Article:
This Week in The Civil War, for week of Sunday, Jan. 13: Arkansas skirmishing persists, troop movements reported in the East.
Skirmishes continue in Arkansas this week 150 years ago in the Civil War, a week after major fighting in the region. The skirmishing follows a Union victory over Confederate forces garrisoned at Fort Hindman in Arkansas during fighting Jan. 9-11, 1863. The skirmishing takes place in spots including Lick Creek and DeValls Bluff and Frog Bayou in the days after the major battle. But such small-scale engagements pose little significance in the larger scope of the war. Skirmishes would continue sporadically in Arkansas throughout the coming months of the war. Meanwhile, this week brings attention in the North to the fact that hundreds of thousands of soldiers are expected to finish their service and be eligible to leave the Union army by May. That report in Northern newspapers the second week of January prompts speculation in Richmond, Va., capital of the Confederacy, that the Union may seek to employ freed blacks for military service. Eventually in March 1863, President Abraham Lincoln will be prompted to sign his government’s first Conscription Act. Also this week, Northern newspapers quote an Associated Press report as saying there are signs the Union’s Army of the Potomac is again ‘‘in motion.’’ The reports indicate Union Gen. Ambrose Burnside’s troops are again afoot in northern Virginia. But details are sketchy and the report raises worries in the Confederacy that a renewed attempt may be afoot by the Union to advance toward Richmond.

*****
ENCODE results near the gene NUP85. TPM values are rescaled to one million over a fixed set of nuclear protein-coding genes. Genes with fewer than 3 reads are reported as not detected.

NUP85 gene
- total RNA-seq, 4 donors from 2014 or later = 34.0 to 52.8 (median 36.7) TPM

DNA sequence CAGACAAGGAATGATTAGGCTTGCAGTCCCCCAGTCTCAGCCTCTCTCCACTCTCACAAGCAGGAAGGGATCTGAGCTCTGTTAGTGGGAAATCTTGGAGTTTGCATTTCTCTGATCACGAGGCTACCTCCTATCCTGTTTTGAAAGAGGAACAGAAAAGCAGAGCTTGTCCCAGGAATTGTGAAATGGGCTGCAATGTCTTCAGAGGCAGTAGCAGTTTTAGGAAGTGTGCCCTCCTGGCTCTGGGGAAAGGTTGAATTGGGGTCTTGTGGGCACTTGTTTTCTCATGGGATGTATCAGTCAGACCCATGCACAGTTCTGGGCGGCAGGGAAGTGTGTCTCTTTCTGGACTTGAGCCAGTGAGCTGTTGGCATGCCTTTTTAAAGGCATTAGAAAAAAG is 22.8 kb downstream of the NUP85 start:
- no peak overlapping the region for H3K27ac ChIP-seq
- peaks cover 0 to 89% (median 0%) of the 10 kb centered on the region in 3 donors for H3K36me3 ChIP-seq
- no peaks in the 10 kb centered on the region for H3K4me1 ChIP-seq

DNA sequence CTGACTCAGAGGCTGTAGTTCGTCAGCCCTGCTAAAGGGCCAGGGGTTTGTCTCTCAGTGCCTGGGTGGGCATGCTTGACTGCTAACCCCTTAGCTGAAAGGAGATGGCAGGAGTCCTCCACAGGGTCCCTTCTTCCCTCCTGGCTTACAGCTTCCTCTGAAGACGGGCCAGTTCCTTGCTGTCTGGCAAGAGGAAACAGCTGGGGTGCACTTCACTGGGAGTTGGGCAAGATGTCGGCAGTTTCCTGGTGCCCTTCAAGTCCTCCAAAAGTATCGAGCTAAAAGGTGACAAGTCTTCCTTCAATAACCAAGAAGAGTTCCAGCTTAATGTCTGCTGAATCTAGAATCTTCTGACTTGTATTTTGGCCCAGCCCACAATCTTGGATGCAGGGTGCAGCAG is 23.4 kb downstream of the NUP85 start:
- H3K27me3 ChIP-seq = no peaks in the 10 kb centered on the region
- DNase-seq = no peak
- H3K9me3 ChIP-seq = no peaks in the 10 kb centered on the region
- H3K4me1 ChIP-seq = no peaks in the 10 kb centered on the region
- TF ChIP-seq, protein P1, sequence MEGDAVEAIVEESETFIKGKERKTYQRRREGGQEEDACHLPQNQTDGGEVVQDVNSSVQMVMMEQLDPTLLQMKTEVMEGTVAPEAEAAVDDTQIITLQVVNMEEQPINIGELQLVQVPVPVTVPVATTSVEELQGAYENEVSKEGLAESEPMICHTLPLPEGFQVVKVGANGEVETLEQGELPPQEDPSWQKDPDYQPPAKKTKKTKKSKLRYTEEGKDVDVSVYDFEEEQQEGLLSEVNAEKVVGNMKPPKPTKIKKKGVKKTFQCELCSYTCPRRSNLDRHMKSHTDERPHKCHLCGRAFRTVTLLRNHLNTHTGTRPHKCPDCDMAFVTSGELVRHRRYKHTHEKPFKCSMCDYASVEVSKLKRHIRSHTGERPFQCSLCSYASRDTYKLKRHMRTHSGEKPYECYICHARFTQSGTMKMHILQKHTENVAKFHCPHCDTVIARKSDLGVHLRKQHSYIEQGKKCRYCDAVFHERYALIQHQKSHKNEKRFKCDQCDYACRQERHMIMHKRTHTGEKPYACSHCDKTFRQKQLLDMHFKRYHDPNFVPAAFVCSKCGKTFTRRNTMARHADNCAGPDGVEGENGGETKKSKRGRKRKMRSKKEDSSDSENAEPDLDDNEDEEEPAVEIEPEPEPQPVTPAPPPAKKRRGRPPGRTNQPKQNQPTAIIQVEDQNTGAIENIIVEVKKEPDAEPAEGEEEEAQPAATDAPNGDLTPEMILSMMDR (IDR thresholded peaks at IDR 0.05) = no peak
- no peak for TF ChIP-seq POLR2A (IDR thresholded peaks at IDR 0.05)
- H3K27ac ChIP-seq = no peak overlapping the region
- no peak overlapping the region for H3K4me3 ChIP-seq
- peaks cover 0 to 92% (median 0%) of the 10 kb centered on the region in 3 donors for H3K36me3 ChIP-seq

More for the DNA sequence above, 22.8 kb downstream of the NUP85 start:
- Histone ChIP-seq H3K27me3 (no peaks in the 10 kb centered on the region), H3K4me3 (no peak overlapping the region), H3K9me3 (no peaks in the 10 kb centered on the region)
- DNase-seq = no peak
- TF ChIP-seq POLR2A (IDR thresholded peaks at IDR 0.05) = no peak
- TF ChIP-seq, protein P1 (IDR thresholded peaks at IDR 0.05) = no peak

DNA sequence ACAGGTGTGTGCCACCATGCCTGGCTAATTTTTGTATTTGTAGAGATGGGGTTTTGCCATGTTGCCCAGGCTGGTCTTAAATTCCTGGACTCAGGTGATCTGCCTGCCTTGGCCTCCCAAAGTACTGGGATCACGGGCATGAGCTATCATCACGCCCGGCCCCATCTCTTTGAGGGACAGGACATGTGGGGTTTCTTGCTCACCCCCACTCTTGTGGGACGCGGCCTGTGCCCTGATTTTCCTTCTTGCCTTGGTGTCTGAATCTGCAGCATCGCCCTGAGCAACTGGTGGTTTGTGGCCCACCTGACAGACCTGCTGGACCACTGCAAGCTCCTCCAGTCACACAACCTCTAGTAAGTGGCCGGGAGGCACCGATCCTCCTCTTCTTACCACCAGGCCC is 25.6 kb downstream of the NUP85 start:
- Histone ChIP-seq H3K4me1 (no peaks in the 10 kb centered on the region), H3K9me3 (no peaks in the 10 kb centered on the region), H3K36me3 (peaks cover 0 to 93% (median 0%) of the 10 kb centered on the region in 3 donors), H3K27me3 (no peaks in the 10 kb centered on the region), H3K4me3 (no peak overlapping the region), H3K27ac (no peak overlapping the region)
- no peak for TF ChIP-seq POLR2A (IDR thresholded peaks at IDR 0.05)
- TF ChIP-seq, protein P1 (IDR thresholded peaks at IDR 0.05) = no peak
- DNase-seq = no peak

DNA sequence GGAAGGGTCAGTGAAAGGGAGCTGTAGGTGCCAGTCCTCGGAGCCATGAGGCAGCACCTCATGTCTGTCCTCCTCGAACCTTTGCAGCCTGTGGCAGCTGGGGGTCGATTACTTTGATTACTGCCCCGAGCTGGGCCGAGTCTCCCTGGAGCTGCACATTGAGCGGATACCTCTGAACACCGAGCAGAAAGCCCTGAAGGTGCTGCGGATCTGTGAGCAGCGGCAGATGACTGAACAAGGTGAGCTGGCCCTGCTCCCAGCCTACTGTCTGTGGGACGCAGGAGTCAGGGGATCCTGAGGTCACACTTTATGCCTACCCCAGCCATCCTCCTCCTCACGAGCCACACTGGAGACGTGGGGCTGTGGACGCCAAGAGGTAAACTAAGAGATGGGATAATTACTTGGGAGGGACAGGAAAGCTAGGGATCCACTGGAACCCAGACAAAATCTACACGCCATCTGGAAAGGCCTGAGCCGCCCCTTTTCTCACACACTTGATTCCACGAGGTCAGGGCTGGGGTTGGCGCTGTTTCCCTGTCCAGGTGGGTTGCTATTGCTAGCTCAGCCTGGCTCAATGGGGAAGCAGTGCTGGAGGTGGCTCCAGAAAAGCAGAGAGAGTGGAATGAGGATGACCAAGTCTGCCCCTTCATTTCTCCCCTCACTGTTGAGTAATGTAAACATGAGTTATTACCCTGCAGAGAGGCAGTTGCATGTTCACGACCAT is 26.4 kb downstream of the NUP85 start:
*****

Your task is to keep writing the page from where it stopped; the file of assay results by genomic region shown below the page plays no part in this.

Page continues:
This Week in The Civil War, for week of Sunday, Jan. 20: Aborted Union ‘‘Mud March.’’ New commander for Army of the Potomac.
Union Maj. Gen. Ambrose Burnside attempts a winter offensive in the Virginia countryside, later dubbed the ‘‘Mud March,’’ 150 years ago during the Civil War. It would go down in failure. The abortive military campaign was intended to boost the flagging morale of the Union’s Army of the Potomac and restore Burnside’s reputation after his bruising defeat at the Battle of Fredericksburg in December 1862. The offensive began in mild weather on Jan. 20, 1863, but a night of heavy rain bogged down Union attempts to place a pontoon bridge across the Rappahannock River for troops and weapons to cross. Instead, Burnside’s forces found themselves bogging down in mud along the riverbank amid rebel sniper fire and the campaign had to be called off. Many in the Army of the Potomac emerged demoralized and despairing after the latest failed campaign. And the grumbling of some of Burnside’s officers reached the ears of President Abraham Lincoln, then desperate to find a military leader who could smash the Confederate army. In a matter of days, Burnside would be sacked, replaced by Maj. Gen. Joseph Hooker at the helm of the Army of the Potomac. The Associated Press reported on Burnside’s departure Jan. 26, 1863, in which he saluted his officers and troops a last time at his headquarters. . Burnside acknowledged that while victory had not been gained on his watch, his forces had shown ‘‘courage, patience and endurance.’’ He added to the troops: ‘‘Continue to exercise these virtues, be true in your devotion to your country, and the principles you have sworn to maintain. ‘‘